In the year 1970, during the height of counterculture in the United States, there was the death of Jimi Hendrix, the last Beatles album, and Simon & Garfunkel’s “Bridge Over Troubled Water.” War raged in Vietnam and students nationwide overwhelming opposed it.





Meanwhile, Americans were slurping leaded gas through massive V8 sedans. (I admit with four children, I drove a station wagon.) Industries belched out smoke and sludge with little fear of legal consequences or bad press. Air pollution was commonly accepted as the smell of prosperity. “Environment” was not a word often heard.

Then along came the environmental movement in 1970, and Earth Day created an emerging consciousness, channeling the energy of the anti-war protest movement and putting environmental concerns on the front page.

The idea for a national day to focus on environment came to Gaylord Nelson, a U.S. Senator from Wisconsin, after witnessing the ravages of the 1969 massive oil spill in Santa Barbara, California. Inspired by the student anti-war movement, he figured if he could infuse that energy with an emerging public consciousness about air and water pollution, it would force environmental protection onto the national political agenda. Senator Nelson got the idea for a “national teach-in on the environment” to the national media; persuaded Pete McCloskey, a conservation-minded Republican Congressman, to serve as his co-chair; and recruited Denis Hayes from Harvard as national coordinator. Hayes built a national staff of 85 to promote events across the land. April 22, falling between spring break and final exams, was selected as the date.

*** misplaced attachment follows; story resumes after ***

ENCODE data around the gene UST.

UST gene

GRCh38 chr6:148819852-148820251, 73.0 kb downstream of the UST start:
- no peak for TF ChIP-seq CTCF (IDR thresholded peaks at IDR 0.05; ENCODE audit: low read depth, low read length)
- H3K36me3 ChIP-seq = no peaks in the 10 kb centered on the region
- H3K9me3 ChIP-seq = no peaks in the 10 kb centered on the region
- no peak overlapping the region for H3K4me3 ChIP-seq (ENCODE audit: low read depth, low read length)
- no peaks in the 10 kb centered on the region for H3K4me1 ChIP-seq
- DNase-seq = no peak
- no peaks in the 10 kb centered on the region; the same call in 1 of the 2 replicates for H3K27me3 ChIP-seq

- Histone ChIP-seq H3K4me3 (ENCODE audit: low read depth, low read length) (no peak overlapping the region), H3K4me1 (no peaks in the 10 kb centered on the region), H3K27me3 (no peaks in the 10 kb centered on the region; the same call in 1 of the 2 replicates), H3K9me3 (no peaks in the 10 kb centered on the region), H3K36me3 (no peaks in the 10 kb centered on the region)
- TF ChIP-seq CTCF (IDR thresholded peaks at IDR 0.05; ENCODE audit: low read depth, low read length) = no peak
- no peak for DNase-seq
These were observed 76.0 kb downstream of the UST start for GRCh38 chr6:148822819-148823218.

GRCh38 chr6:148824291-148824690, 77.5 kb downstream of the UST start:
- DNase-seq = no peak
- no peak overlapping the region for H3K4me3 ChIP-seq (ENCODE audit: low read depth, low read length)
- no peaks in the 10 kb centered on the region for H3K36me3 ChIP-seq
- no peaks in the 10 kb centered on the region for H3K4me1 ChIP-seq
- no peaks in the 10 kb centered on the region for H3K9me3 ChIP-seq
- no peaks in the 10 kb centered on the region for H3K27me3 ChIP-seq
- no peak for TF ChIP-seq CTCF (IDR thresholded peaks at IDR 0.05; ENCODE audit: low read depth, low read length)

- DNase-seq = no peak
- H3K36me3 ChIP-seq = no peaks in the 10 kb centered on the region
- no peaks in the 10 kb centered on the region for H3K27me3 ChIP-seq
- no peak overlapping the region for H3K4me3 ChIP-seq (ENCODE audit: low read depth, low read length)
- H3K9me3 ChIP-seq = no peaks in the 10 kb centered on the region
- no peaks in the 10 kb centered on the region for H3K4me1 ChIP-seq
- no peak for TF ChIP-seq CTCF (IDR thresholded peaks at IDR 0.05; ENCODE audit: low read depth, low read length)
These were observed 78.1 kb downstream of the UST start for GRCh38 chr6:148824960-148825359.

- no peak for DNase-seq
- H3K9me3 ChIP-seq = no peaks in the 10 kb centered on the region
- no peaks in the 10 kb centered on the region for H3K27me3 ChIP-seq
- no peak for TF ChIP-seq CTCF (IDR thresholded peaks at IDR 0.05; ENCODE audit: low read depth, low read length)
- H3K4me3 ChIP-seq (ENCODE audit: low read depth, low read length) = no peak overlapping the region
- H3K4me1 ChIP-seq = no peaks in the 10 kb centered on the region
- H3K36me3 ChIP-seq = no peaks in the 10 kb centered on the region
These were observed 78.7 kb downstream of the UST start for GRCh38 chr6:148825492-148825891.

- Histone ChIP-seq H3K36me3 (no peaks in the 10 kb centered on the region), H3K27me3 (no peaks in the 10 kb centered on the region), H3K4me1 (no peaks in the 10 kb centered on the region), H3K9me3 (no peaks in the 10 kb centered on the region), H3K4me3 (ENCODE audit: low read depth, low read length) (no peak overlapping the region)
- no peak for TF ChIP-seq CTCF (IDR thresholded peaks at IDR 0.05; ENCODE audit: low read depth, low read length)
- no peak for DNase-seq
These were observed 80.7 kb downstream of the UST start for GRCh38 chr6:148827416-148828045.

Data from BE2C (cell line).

On April 22, 1970, 20 million Americans took to the streets, parks, and auditoriums to demonstrate for a healthy sustainable environment in massive coast-to-coast rallies. Thousands of colleges and universities organized protests against the deterioration of the environment. Groups that had been fighting against oil spills and power plants, raw sewage, toxic dumps, pesticides, freeways, the loss of wilderness, and the extinction of wildlife suddenly realized they shared common values.

Earth Day 1970 achieved a rare political alignment, enlisting Republicans and Democrats, rich and poor, city slickers and farmers, tycoons and labor leaders. By the end of year, the first Earth Day had led to the creation of the United States Environmental Protection Agency, and the passage of the Clean Air, Clean Water, and Endangered Species Acts. “It was a gamble,” Gaylord recalled, “but it worked.”

As 1990 approached, another big campaign started. This time, Earth Day went global, mobilizing 200 million people in 141 countries and lifting environmental issues onto the world stage. Earth Day 1990 gave a huge boost to recycling efforts worldwide. In 1995 President Bill Clinton awarded Senator Nelson the Presidential Medal of Freedom – the highest honor given to civilians in the United States – for his role as Earth Day Founder.